"Gamma-ray photons traveling through a fog of starlight have a large probability of being absorbed," says Marco Ajello, lead researcher on the study. "By measuring how many photons have been absorbed, we were able to measure how thick the fog was and also measure, as a function of time, how much light there was in the entire range of wavelengths."

Fermi has been used to study the EBL in the past, but this new project used five times as many blazars as previous attempts. Since they're all located in different parts of the sky and at different distances, the team was able to peer deeper into space – and as a result, further back in time – than ever before.

The study was also able to determine that the universe's star formation peaked between 10 and 11 billion years ago. The team says this new gamma ray map lays the groundwork for future missions, like the James Webb Space Telescope, to peer even deeper into space and time.

"The first billion years of our universe's history are a very interesting epoch that has not yet been probed by current satellites," says Ajello. "Our measurement allows us to peek inside it. Perhaps one day we will find a way to look all the way back to the Big Bang. This is our ultimate goal."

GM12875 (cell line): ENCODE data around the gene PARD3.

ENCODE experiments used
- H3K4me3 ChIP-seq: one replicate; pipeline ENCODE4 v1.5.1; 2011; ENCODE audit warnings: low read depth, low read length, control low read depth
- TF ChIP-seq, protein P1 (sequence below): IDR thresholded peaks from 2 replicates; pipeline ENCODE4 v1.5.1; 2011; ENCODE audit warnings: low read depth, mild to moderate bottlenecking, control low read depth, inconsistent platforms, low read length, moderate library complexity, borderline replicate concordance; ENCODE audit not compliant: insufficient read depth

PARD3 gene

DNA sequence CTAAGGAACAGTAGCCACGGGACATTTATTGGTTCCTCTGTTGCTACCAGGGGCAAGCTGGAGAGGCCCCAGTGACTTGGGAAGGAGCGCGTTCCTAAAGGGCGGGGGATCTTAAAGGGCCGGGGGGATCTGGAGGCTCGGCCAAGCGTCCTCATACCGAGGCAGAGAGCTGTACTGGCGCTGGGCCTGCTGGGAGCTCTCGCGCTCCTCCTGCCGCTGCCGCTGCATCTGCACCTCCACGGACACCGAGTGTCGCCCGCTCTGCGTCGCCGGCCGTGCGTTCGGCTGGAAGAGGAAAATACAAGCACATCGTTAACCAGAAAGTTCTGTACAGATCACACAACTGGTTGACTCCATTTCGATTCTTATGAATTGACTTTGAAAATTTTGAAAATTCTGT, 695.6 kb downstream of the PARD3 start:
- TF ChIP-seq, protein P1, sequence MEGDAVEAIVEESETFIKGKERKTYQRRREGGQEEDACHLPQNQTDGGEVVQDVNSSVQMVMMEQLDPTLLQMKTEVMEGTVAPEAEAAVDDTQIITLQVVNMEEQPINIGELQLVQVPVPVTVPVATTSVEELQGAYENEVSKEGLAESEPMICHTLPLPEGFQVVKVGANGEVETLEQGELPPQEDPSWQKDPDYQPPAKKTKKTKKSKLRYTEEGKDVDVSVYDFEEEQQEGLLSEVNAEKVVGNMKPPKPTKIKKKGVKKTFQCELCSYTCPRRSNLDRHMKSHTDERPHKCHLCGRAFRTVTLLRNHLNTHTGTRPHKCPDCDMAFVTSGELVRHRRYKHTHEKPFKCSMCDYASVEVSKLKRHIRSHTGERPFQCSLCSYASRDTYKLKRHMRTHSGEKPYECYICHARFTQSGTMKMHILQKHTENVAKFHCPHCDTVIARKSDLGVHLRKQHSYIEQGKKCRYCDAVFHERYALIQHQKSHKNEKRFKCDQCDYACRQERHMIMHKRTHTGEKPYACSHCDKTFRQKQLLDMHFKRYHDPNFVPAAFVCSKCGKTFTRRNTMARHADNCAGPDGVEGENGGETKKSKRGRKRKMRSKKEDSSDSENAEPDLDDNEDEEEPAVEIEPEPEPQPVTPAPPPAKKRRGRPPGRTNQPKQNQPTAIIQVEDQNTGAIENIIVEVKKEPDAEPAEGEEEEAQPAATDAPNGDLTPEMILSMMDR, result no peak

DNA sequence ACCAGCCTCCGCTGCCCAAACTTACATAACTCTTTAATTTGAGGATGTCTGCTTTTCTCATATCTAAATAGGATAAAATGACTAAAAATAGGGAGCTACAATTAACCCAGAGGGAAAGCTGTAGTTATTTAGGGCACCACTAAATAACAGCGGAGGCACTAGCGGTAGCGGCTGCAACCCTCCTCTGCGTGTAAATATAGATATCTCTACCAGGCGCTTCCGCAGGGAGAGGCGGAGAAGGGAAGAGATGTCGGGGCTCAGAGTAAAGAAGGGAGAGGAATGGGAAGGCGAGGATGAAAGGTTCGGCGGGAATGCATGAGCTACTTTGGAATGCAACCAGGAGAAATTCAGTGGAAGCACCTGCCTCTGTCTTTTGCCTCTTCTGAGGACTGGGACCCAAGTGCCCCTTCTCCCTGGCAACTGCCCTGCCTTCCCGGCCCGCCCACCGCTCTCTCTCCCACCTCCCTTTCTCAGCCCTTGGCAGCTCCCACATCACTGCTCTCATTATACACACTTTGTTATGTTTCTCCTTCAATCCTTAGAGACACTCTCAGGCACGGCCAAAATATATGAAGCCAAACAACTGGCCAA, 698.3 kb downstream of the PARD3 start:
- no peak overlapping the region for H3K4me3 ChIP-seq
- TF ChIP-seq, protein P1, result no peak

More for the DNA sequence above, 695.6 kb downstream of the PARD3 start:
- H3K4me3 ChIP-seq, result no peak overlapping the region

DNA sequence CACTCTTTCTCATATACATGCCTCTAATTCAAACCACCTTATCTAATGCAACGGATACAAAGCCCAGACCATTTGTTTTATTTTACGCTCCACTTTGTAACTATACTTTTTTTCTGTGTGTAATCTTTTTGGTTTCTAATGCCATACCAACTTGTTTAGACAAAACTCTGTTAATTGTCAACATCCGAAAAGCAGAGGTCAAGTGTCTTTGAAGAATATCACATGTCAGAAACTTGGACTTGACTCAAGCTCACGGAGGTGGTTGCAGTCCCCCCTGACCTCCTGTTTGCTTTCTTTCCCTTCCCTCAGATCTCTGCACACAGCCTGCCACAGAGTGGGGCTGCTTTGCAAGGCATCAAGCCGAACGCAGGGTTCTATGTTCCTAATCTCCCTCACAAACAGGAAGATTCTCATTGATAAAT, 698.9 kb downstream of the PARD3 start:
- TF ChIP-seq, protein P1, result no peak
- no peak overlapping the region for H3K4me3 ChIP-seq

The research was published in the journal Science. The team describes the work in the video below.

Sources: Clemson University, NASA

Tracing the History of Starlight with NASA's Fermi Mission

6 comments
Altronix
I think the answer "a lot" would suit most people. Rather similar to the amount of hot air expelled in the Houses of Parliament.
Filipe
Which means approximately 1x10^67 photons per second! What?! LOL We get a huge number anyway when it comes to photos. Calculation: (4x10^84) / (13x10^9) / 365.25 / 24 / 3600
RMM
Observable Universe in the title....then THE Universe in the actual article. Interesting how these two terms always get conflated. Are they in fact the same? Nothing at all to see out there beyond the "speed of light" threshold for light to reach us? We are therefore at the center of all that is and supremely, singularly significant as Earthlings? I doubt it.
Gene Preston
10^84 doesn't seem like a big number compared to the number of atoms in the universe is 10^80. Just 400 power plants failure states have 10^120 different combinations. Using an efficient convolution process all 10^120 combinations can be modeled in a few seconds.
Jose Gros
Fine! To how many GigaTons of Hydrogen equals the amount of photons ever produced? You know A Einstein got his Nobel price for the description of photoelectric phenomenon, and with his equation E= mc2, the equivalence in the energy of photons, not all photons are generated with same energy, to weight of matter, can be reversely calculated. Or not? Would the amount of mass lost, 'burnt into fireworks', since universe started have an interest for assessment of universe dimensions, evolution, and fate? Was the 'dark' or 'not illuminated' matter just changed into photons, into several 'colors' of lights?
ljaques
I can now die in peace, knowing the guesstimated number of photons ever produced in just one universe. Some day, they'll guess the nth number, too, but that will have to wait for tesseract multidimensional math to be a bit further developed.